From the 13-15th July 2016 I attended the Higher Education Conference (HEC) in Amsterdam.
The topic of the HEC was the Scholarship of Learning, Teaching and Organizing. Particular purpose of this conference was to unite the macro, meso and micro levels of higher education research and to promote a more holistic perspective on higher education. This is due to the fact that universities are confronted with several developments, challenges and problems these days, such as transparency, accountability and massification, that span different levels.
Several researchers from different disciplines and countries contributed to the conference and presented interesting and challenging findings across a broad area of subthemes, covering “Academic Competencies & Identities”, “Innovation & Space”, “Internationalization & Performance” or “Evaluation & Assessment”.
I presented the paper “How innovative are editors? Evidence across journals and disciplines” and received some valuable feedback for further development.
All in all, it was an interesting conference located at a nice city. For the future, the aim is to organize a HEC every two years. Therefore, proposals and ideas for a sequel are very welcome. For more information, please have a look on the homepage.
The conference is organized by the Workgroup “Higher Education and Society in Africa” and will take place at Bayreuth International Graduate School of African Studies (BIGSAS), University of Bayreuth on 3-4 November 2016.
Deadline of submission is 10 June 2016.
Please find the full call for papers here.
The International Centre for Higher Education Research (INCHER) provides a useful information tool for researchers: a compilation of selected academic journals and abstracts in higher education research.
The recently published lists for 2013 and 2014 comprise 25 thematically relevant, especially international journals for higher education research as well as article titles, author names and abstracts for the volumes 2013 and 2014.
The compilations are provided annually and can be downloaded here.
The preliminary program of the 11th conference of the German Association for Higher Education Research (GfHf) has been announced.
The conference takes place on 6-8 April 2016 and is organized by the Bavarian State Institute for Higher Education Research and Planning (IHF). Further inormation regarding the conference can be found on the conference homepage. Binding registration is possible until 11 March 2016.
The topic of the symposium is “Institutional Design Frontiers of Publicness and University Performance”.
“Issues of organizational theory and institutional design increasingly transcend the boundary between theory and practice in complex social enterprises especially higher education. For example, as the federal government advances a program to create a new college rating system, the stated ambition of making access to public resources contingent upon institutional performance a host of important administrative, policy and design considerations are manifest. Similarly, as new organizational forms emerge in the realm of higher education and new public policies aim to protect public investments therein, questions rise relative to the attributes of organizations that promote and stifle public value.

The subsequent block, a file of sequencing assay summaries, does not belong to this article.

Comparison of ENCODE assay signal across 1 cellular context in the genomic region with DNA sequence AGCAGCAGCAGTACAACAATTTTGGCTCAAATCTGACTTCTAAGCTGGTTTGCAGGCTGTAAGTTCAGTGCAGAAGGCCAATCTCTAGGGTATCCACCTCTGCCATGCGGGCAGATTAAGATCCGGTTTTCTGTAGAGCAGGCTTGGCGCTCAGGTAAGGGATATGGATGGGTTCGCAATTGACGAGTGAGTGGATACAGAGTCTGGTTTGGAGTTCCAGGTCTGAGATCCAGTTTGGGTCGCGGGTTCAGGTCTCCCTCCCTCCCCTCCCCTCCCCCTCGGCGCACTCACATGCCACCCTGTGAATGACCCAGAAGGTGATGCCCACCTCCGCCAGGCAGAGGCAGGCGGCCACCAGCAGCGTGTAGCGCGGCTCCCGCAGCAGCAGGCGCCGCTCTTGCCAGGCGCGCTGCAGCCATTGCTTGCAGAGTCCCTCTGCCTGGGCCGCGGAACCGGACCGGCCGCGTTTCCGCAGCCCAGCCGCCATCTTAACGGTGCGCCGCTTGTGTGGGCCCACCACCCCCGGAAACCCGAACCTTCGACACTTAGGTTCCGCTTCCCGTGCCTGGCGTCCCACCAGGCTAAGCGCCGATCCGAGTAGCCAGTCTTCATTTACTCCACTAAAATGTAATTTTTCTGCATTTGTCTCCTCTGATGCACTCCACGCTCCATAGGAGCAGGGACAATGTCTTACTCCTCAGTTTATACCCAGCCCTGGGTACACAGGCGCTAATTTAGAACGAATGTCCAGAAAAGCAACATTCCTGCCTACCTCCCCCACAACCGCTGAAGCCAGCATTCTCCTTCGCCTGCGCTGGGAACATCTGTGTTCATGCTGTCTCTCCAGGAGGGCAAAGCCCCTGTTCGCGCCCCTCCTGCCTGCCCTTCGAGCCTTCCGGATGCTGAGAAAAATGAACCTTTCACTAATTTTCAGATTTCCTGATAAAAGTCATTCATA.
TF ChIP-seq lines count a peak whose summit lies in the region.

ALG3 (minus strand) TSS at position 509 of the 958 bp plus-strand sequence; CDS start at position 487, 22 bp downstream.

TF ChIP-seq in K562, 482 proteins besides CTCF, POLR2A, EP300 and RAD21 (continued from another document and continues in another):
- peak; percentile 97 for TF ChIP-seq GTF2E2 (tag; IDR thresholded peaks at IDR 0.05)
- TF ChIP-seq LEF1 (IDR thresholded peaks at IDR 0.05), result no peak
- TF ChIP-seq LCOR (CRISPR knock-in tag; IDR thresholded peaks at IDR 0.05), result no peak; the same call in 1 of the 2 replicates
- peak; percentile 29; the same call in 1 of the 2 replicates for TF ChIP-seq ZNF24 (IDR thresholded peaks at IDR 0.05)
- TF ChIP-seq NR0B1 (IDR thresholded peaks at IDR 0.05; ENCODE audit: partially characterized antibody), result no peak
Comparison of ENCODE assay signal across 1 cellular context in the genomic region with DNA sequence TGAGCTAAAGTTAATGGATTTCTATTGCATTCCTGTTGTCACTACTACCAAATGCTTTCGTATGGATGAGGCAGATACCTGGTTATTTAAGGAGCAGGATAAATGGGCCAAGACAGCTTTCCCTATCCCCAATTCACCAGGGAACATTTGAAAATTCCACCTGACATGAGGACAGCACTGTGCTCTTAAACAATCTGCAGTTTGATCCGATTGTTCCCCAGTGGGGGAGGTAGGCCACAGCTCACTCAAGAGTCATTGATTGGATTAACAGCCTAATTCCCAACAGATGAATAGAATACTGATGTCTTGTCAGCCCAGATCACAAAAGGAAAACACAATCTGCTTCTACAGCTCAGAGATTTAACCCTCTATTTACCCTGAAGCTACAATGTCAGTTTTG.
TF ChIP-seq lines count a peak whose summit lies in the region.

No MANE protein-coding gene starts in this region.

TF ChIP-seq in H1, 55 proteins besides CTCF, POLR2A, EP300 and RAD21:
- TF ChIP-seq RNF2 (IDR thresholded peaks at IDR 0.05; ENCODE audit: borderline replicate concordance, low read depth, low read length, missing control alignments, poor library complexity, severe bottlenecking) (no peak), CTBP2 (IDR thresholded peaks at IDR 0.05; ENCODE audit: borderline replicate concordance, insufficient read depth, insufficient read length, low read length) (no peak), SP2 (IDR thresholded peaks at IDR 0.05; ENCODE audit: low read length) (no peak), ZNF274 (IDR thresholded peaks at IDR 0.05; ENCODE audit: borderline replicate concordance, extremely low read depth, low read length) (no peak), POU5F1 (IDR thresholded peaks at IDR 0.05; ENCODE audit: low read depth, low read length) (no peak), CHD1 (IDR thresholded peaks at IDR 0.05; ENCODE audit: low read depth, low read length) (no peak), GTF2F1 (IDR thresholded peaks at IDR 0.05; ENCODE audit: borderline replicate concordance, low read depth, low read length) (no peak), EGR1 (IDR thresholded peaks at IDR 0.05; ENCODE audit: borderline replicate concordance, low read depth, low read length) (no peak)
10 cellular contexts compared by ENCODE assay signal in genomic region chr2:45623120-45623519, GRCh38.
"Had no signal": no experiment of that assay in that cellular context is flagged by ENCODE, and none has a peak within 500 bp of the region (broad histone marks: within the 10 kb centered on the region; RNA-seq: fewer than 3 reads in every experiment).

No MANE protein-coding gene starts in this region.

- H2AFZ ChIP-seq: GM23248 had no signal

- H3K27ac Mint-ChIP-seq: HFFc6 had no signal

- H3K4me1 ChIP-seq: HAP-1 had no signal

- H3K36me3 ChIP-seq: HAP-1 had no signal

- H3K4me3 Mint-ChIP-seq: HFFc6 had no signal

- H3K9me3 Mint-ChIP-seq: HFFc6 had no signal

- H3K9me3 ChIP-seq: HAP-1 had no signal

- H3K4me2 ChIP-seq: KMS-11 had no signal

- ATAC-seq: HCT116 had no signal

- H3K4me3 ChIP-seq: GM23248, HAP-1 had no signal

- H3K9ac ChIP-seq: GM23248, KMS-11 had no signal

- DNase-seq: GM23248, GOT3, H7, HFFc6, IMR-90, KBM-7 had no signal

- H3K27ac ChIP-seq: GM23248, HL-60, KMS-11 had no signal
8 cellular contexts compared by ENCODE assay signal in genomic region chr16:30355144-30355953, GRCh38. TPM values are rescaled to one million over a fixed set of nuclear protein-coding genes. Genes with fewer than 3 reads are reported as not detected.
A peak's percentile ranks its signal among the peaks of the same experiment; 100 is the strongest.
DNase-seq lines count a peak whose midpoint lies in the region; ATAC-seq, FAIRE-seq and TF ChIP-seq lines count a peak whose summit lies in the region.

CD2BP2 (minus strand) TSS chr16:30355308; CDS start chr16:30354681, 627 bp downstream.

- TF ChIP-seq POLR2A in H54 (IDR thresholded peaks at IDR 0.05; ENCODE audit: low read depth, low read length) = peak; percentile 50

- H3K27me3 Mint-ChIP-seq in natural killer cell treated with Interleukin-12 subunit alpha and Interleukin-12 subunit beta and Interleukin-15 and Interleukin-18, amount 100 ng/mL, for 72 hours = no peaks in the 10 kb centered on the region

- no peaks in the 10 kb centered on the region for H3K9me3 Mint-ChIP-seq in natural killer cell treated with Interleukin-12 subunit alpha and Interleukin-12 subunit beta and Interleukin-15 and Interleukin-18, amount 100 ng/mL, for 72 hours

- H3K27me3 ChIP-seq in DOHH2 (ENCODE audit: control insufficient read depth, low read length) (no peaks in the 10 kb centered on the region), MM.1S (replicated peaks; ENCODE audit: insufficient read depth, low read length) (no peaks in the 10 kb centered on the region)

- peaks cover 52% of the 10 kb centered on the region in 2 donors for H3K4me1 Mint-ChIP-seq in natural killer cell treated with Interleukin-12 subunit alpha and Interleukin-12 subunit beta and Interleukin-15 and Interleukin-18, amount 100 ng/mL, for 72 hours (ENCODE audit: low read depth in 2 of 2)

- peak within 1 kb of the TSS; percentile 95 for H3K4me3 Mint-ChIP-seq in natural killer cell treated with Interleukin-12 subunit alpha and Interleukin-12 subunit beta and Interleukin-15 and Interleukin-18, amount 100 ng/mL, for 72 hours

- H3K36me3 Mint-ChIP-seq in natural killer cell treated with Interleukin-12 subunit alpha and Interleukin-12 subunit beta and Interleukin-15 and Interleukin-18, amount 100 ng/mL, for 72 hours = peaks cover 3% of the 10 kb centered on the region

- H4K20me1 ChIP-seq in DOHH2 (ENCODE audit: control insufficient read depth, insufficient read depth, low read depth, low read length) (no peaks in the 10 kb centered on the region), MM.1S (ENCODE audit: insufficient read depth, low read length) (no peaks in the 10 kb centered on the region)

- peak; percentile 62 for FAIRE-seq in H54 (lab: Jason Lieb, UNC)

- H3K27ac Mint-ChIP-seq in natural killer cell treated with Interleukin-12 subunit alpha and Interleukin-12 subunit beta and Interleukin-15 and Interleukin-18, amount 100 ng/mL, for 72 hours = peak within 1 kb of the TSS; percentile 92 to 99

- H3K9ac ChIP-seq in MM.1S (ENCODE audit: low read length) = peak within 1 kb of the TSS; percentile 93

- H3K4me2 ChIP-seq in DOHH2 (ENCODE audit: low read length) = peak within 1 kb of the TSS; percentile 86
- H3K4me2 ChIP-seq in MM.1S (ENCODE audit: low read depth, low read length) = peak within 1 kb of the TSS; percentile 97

Symposium topics include: Institutional setting and “Dimensional publicness” in higher education; public, private and for-profit sector differences in higher education, public value assessments of university performance, and the evolution and future of institutional design of in higher education.
Insights from perspectives beyond public administration, including (but not limited to) economics, organizational studies, sociology and higher education are welcomed in as much as they sufficiently integrate consideration of relevant public administration and policy themes. A special emphasis is placed on empirical contributions, both qualitative and quantitative, but conceptual papers will be considered.
Manuscripts are due by June 15,2015 to the coordinating guest editor at email@example.com. After initial screening, authors of selected manuscripts will be invited to submit directly to PAR’s Editorial Manager for double-blind review. Final decisions will be made by the journal after full peer review. Authors should follow PAR’s style guidelines.”
Am 8. und 9. Oktober 2015 findet in Berlin eine von der DGS und dem WZB initiierte Tagung zum Thema „Einheit trotz Vielfalt? Die Diversität der Wissenschaft als Herausforderung für die Forschung“ statt.
Abstracts für Vortragsbeiträge im Umfang von ca. 500 Wörtern können bis zum 15. Mai 2015 eingereicht werden.
As Isabel Boegner has already announced, we have both participated in the Distinguished Scholars Workshop on “Developments in Institutional Theory”, conducted by Royston Greenwood from the University of Alberta. Greenwood is currently one of the most influential scholars in the field of organizational institutionalism.
The seminar took place at the Chair of David Seidl at the University of Zurich from 24th – 26th of September. We were approximately 15 participants (doctoral students) given the chance to discuss several papers on institutional theory, reaching from an introduction to institutional theory to hybrids, institutional logics, and institutional complexity. Further, we have learned about categories and “emerging stuff”, such as emotions and materiality. Besides these paper-based discussion rounds, advanced doctoral students were given the opportunity to present their current research projects, discuss them and receive feedback from Royston Greenwood and the seminar participants. Ferdinand Wenzlaff from Leuphana University of Lüneburg, working in the RePort-Project, joined us and took the opportunity to present a collaborative research paper on hybrid organizational responses of European universities facing institutional complexity in the higher education field.
Greenwood admitted himself: “Organizational Institutionalism is very fluffy”. Although it was sometimes challenging to grasp the essence of neo-institutionalism and to be clear about definitional issues – for example, how to distinguish between institutional context, geographical community, and organizational field? – we spent three very nice days at the University of Zurich and got to know different facets of institutional theory. We have gathered inspirations for our collaborative research project IndiKon: The theme of hybrid organizations that are exposed to competing institutional logics in the long run is of particular interest for our research project. In this context, rankings act as field-level intermediaries shaping actors’ responses to conflicting institutional demands (Kodeih & Greenwood, 2014).
Moreover, recent developments towards a micro-level of analysis within institutional theory have become apparent during the workshop. Again, our research project will benefit from this developments.